Limit your company choices and know your criteria for choosing

After researching narrow down your choices to the companies which you feel are nearest to your invention’s category. Come up with a list of 20 to 30 of the top companies that you would want to apply your invention to a new business opportunity. Inquire via phone if they are willing to accept unsolicited invention ideas from inventors who are establishing their careers. Once you are given the positive signal, leave your name for an interview and get all possible details. Do not reveal your product’s benefits and important details just yet, because these are surprises that you would want to keep up your sleeves. It is good to not reveal your cards too quickly in the game, too, because you may have the edge of taking them aback with an amazing presentation in person.

Be the wise salesman

When you have finally finished with the presentation and are looking at a possible negotiation, you still have to make sure that you can get all the benefits about product. While you should try your best to get a high royalty and payment as possible, also remember that this is not one-shot-to-fame thing, so you have to be realistic, too. This step needs a lot of thought, because you will be signing over the rights to your invention to one company. Remember these few pointers during negotiations. An up-front payment usually covers the cost of patenting, but an agreeable sum should be based on the estimate of project sales for the first year.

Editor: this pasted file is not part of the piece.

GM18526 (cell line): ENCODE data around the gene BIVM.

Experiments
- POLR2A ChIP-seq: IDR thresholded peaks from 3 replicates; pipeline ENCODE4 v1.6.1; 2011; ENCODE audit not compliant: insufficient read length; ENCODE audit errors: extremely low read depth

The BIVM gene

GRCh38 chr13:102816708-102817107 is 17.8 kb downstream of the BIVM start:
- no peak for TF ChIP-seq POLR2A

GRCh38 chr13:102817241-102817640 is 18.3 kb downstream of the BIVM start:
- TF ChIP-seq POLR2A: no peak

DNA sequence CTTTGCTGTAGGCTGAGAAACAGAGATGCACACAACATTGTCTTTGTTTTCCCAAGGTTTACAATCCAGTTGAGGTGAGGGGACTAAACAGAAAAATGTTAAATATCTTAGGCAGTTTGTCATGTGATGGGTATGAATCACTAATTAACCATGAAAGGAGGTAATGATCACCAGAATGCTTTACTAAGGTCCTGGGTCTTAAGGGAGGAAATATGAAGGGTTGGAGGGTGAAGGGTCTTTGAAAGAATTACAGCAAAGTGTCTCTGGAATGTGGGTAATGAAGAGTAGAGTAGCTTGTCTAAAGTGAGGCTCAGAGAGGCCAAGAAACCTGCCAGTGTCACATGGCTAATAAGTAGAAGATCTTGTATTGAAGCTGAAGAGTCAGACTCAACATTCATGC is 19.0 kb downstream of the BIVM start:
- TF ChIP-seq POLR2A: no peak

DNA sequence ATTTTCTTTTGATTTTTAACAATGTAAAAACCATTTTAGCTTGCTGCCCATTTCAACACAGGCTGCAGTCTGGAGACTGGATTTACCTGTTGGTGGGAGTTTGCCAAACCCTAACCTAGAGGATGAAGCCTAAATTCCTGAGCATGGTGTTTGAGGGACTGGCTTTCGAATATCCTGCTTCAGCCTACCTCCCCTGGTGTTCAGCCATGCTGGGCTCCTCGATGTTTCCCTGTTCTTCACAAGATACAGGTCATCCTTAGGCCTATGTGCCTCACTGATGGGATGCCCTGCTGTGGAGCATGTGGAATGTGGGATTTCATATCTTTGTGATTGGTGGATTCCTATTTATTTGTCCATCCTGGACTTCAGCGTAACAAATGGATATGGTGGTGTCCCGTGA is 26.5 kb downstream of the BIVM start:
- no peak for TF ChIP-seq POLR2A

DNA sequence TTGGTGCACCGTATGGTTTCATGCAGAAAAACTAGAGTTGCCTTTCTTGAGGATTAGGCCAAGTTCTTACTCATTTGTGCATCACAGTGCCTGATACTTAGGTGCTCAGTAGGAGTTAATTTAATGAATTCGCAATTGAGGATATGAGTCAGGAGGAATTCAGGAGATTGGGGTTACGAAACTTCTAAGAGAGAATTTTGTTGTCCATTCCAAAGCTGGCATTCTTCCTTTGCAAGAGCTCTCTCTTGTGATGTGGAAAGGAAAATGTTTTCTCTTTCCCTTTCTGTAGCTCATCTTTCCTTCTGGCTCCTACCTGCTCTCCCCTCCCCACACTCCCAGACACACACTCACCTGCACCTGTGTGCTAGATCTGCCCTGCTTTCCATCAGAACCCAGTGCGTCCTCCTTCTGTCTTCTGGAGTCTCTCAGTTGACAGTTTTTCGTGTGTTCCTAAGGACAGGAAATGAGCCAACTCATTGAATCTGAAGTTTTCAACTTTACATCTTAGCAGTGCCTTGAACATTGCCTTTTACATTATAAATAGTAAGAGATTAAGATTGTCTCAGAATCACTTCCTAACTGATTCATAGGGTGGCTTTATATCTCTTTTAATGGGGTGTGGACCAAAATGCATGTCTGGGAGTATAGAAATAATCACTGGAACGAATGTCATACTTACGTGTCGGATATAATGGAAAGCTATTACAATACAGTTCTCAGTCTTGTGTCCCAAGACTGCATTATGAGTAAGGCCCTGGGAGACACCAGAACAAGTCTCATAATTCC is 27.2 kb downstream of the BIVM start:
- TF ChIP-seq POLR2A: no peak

One of the most important payments is the royalties, which are made based on the percentage of the licensee’s product sales. For example, a 5% royalty is equivalent to getting 5% of the wholesale price of each invention unit sold. You can get higher royalties if your invention proves to be an in-demand product in the long run. An annual minimum stands as assurance that the manufacturer will ensure promotional and marketing strategies for the product. It is typically a contractual term paid to the licensor during the launch period of the product. Finally, there is the issue of exclusivity rights. When you commit to a company, trade secret states that exclusivity rights to a product can be negotiated, as opposed to how others would make you believe that the manufacturer has to have the right to distribute the product. The next time you have great new invention ideas, take the time to invent a prototype and research the market and companies that you can sell your idea to. Don’t forget to take the necessary steps listed above to ensure that you get your money and efforts’ worth for your invention.

Disclaimer: It is the inventor's responsibility to research and vet companies before entering into a business relationship with any company. InventMyIdea does not provide warranties or guarantees for services offered by any company.